He wouldn’t say it, I am sure, but Novoselic is important. Not because he is famous. But because he has done the thing that everyone at that conference really wants to do — to move a culture, to touch lives, to create a world where people are a little bit clearer about who they are. People say, “I want to change the world”. But that man has done it — and last weekend was the first time that I have spent a good amount of time with someone who has done that through the sheer force of art — of combining a message with a medium of delivery that tears through the rational and reaches down to the visceral.
So who the hell was I to give a speech about the criticality of moving a culture to shift its politics when the audience included one who may have shifted a culture more than anyone else I shall ever meet, and did so by reflecting back to a large segment of the population something they already felt but had never been articulated in the way Nirvana articulated it? There was I, mouthing. There was he, having done.
With all that in my head, and with a recent memory of an interesting conversation with the very unassuming Novoselic, it is unsurprising, perhaps, that this former nerd, who spent more time blocking out the smell of Teen Spirit , if you will, just to get his homework done, than he ever spent actually listening to grunge, checked out Nirvana’s induction into the Rock and Roll Hall of Fame, and found that he really cared about it.
It touched me. I knew it would. But why?
Because, I suppose, the schoolboy has left school. He doesn’t have any homework to do and he doesn’t have studiously to avoid identifying with youth culture to assert his individuality among friends who cannot get enough of it. In other words, he can appreciate the band for the rather awesome noise they made … and most of all, most fundamentally, and most wonderfully…. for the sheer, distilled, high-octane, damn-the-torpedoes expression of humanity…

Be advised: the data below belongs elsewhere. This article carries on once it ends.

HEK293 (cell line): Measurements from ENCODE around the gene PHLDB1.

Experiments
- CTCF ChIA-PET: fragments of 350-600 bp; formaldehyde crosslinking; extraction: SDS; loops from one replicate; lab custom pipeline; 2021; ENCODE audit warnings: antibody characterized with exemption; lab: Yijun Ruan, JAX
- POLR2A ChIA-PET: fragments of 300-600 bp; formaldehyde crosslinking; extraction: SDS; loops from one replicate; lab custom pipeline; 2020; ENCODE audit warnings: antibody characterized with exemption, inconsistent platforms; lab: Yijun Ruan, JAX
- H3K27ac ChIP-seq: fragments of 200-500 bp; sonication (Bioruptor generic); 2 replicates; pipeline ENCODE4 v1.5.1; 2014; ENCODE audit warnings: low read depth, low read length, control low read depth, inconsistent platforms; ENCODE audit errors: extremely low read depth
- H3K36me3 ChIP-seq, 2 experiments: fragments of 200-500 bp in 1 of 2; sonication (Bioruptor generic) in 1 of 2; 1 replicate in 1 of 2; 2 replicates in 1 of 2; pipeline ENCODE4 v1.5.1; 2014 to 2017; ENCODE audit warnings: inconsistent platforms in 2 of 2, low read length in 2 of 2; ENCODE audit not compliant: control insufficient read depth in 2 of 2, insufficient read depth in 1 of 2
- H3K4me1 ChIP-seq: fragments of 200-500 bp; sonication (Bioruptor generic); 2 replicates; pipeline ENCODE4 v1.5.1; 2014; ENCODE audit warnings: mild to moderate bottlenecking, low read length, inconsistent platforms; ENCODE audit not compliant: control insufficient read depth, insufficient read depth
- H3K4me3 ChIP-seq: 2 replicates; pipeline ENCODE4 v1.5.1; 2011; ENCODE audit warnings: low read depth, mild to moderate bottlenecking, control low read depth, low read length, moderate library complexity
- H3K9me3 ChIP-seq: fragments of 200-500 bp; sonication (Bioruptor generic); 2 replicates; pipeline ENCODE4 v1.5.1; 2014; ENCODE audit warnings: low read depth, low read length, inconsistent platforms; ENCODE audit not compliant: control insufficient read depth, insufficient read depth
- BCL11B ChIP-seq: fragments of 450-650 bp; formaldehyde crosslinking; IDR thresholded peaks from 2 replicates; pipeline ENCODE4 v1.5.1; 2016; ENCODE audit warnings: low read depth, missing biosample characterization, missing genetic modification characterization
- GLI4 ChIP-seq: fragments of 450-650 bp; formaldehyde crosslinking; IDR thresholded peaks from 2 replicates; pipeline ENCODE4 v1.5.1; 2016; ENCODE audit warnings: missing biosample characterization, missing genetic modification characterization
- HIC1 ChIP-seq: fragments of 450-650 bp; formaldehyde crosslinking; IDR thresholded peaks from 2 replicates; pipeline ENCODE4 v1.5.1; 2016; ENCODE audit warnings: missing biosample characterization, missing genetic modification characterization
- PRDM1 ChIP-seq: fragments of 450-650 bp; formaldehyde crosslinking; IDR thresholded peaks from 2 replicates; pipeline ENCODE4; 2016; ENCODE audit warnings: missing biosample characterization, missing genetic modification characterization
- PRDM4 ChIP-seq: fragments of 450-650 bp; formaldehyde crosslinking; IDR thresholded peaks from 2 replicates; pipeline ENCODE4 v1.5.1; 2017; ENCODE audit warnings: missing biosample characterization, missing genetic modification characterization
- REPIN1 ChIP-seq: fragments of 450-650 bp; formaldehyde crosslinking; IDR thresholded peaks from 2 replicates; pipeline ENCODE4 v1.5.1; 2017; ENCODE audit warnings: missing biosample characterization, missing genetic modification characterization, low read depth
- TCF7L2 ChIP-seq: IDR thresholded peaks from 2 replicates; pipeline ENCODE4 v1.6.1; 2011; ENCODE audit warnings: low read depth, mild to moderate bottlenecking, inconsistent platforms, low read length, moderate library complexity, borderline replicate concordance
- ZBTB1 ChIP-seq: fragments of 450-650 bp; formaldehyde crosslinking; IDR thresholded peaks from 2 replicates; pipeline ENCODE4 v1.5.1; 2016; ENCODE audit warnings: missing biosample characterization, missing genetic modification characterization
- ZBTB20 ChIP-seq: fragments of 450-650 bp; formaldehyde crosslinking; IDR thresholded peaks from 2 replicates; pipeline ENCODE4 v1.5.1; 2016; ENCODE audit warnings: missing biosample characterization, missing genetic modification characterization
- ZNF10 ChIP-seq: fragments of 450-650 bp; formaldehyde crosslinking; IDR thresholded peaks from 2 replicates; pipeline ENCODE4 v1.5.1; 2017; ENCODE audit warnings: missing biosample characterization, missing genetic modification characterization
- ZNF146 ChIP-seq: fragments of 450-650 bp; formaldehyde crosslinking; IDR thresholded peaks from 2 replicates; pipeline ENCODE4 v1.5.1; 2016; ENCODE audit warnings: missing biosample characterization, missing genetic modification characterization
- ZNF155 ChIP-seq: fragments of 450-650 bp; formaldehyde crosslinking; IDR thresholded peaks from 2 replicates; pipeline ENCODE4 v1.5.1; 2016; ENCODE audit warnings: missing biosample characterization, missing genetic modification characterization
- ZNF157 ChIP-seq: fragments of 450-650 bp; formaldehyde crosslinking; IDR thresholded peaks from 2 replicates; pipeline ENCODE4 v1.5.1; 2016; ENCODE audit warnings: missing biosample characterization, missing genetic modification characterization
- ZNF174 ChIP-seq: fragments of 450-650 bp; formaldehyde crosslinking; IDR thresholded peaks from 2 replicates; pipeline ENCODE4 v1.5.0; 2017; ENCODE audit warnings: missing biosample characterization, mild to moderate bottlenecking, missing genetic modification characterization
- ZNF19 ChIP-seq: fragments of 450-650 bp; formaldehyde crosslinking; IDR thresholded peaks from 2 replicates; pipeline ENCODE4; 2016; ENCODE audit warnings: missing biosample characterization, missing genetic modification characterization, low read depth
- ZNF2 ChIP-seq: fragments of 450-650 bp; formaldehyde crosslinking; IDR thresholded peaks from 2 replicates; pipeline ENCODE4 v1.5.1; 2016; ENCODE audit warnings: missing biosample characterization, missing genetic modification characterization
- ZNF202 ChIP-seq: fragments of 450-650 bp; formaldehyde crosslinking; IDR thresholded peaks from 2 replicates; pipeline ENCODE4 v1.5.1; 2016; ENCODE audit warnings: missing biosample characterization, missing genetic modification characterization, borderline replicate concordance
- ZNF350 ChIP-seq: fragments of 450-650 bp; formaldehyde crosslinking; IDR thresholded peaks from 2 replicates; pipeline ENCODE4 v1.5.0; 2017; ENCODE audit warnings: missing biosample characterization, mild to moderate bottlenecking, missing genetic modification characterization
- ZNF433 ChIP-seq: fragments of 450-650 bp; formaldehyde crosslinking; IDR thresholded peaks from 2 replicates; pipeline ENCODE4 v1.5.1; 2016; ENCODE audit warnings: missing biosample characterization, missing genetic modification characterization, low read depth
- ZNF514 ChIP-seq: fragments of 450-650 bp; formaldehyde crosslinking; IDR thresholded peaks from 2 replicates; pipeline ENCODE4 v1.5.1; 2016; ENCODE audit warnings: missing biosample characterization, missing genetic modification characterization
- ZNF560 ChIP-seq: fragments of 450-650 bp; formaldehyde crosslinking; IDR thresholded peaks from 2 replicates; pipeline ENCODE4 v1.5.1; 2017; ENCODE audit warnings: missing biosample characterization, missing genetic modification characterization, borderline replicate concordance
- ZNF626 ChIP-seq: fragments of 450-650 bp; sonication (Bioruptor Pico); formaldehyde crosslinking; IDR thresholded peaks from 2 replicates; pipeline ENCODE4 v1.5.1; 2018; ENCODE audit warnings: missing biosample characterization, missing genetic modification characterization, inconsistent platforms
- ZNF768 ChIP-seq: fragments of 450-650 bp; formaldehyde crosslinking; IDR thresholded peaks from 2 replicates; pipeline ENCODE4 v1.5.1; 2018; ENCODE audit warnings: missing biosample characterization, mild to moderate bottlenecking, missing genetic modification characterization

… which is what qualifies a band for the Hall of Fame in the first place.
I am moved not by a particular song, but by the ability of people to write songs that touch others in ways that they will carry with them for their whole lives; not for a particular lyric, but for the capacity of people to express themselves in an infinity of ways that others receive and make their own; not for a particular band, but for the ability of human beings to come together in all kinds of groups and make bigger infinities (yes, that’s a real thing) of god-knows-what.
In other words, I get high on uncontainable human genius, expression, purpose, energy, passion, connectedness, angst, hope, depth, community, pain, ecstasy and the rest.
And you can’t be high on humanity without caring an awful lot about liberty. And liberty, of course, is the reason why Novoselic and Johnson were at that conference together, and why I happened to be scheduled between them.
Liberty is what allows Cobain, Novoselic and Grohl to imagine themselves out of Seattle in the ’80s and change the world in the ’90s through the sheer power of imagination, dedication, passion, and the freedom to share all of that with the rest of us. It’s what enables us to buy their music, to have the time to listen to it, and to celebrate whatever ways it speaks to us. It’s what protects the right of Cobain, Novoselic and Grohl to sing what the hell they want and the rest of us to respond exactly as we choose.